In Dark Purity
Released: 1999, Olympic Records
Reviewer: Nathan Robinson
When I heard about this new album, I was overjoyed. But I then wondered how in the world Monstrosity would top their previous technical death masterpiece Millenium. I then discovered that not only had vocalist George Fisher left, but so did guitar god Jason Morgan. Then I REALLY wondered how they'd top Millenium! I had mixed feelings when getting my hands on this CD…but I couldn't resist!
First of all, I am impressed. Although it is nowhere near the technicality of Millenium, In Dark Purity sounds very refreshing. These guys shred away, playing classic brutal death metal effortlessly and fluently. New guitarist Tony Norman does an exceptional job, flailing all over his fretboard as if it was as easy as riding a bike. His leads are very thoughtful, brutal, and just brilliant. He comes damn close to matching the wizardry of former guitarist Jason Morgan. Regardless, Tony has filled Jason's shoes successfully. Bassist Kelly Conlon, who also played on Death's Symbolic, remains from the previous lineup. But the bass guitar really doesn't come through too well on this album, just as on Millenium. And everyone knows Corpsegrinder is now belching for Cannibal Corpse. His replacement is Jason Avery, who performs some great death vocals, however unoriginal they may be (but is there such thing as an original death vocalist nowadays?). And Lee Harrison? Well he busts his ass behind the drum kit, doing the usual quick double bass, spastic tom rolls, and spontaneous blast beats. But he also throws in some oddities here and there, giving the music that technicality it had on Millenium. These musicians prove that this album is as good as brutal death metal gets!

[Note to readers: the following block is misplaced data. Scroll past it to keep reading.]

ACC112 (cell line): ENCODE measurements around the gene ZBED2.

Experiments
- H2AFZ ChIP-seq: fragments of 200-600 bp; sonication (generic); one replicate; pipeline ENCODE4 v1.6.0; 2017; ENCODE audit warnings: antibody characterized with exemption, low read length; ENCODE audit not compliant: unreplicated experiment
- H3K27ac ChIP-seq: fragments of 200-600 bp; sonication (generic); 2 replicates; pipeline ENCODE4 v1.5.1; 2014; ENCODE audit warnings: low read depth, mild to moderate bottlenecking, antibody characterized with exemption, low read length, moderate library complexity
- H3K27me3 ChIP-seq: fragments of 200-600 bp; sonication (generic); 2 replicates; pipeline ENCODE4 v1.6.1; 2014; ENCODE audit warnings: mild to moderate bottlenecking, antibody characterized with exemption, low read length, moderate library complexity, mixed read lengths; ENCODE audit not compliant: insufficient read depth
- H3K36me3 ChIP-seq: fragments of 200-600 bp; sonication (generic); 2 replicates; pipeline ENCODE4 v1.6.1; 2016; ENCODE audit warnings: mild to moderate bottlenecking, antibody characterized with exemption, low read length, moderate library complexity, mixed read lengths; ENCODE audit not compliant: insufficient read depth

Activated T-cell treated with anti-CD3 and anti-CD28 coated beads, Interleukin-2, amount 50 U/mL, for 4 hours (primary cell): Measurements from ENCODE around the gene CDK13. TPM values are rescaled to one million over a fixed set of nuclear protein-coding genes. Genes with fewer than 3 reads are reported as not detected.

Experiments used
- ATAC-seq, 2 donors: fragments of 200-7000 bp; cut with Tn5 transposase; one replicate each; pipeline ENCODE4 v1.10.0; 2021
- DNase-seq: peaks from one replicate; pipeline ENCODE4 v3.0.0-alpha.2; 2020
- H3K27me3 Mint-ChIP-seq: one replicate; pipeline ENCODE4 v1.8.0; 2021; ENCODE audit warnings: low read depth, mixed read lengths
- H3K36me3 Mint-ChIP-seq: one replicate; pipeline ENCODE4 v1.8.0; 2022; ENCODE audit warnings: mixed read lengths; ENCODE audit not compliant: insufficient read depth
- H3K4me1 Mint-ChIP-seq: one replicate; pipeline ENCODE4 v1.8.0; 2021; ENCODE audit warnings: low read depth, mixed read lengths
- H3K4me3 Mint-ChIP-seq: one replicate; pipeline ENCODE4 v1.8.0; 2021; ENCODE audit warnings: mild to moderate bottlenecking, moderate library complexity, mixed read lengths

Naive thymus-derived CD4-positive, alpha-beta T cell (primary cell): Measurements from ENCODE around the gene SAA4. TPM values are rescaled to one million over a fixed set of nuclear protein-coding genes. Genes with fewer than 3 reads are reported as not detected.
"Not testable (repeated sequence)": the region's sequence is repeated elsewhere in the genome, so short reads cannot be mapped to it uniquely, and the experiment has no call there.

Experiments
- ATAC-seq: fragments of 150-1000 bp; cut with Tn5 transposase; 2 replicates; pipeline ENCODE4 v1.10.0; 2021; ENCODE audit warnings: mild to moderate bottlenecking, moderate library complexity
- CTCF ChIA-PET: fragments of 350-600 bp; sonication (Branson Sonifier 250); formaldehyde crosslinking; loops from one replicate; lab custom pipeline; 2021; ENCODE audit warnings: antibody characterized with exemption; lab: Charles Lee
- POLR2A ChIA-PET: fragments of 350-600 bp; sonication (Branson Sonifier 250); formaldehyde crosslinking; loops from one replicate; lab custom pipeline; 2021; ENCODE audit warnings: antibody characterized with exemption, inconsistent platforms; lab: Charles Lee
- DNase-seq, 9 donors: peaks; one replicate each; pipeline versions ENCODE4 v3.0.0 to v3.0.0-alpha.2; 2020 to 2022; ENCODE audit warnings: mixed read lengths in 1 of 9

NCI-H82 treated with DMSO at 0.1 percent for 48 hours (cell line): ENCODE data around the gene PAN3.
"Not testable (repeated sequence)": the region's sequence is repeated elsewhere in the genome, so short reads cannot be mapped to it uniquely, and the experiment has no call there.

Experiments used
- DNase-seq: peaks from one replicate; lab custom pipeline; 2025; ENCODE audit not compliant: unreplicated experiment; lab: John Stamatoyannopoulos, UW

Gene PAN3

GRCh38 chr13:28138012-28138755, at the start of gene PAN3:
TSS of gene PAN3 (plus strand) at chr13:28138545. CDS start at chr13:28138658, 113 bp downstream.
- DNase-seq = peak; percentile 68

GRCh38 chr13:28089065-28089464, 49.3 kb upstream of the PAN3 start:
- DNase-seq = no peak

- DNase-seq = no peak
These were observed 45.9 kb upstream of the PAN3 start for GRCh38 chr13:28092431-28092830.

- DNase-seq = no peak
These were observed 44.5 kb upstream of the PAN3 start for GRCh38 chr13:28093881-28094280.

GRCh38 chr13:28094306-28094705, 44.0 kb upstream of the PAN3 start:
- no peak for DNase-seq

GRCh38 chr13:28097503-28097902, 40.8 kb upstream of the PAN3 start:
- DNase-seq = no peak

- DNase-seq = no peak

Remember how your favorite death metal albums used to begin with a little intro? Well so does In Dark Purity! Now this isn't anything to run home and tell grandma about, but it did bring me back to the glory days of death metal. "The Hunt", the intro under inspection, succeeds in building on that initial anxiety felt when popping the CD into the player for the first time. The opening riff and double bass in "Destroying Divinity" begins the onslaught, before a tasty blast beat careens into your cranium. The albums continues to burn your soul with its variety of riffs and tempos. Lee throws in some tasty, hi-hat spasms in "Shapeless Dominion"…not to mention some great cymbal crashes throughout the album. "The Angels Venom" features Monstrosity at their best…great blast beats, a variety of riffs, and killer harmony guitars! Nice harmony guitars are also present in "Suffering to the Conquered"…a song that reminds me very much of Disincarnate. But one of the main highlights on this album is the 13th track: "The Pillars of Drear". This instrumental is slow and doomy, with some great riffs, and leads…a prefect album closer. But wait, there's another track…a virtually flawless cover of Slayer's "Angel of Death". It is nice that this was included, instead of having to buy the forthcoming Slayer tribute CD just for this track, but this whole covers thing is getting pretty damn OLD.
In Dark Purity sounds very fresh amongst the stale death metal scene. This is probably the best death metal album I have heard in years, with the exception of Gorguts' Obscura. Death metal fans, you owe this one to yourself!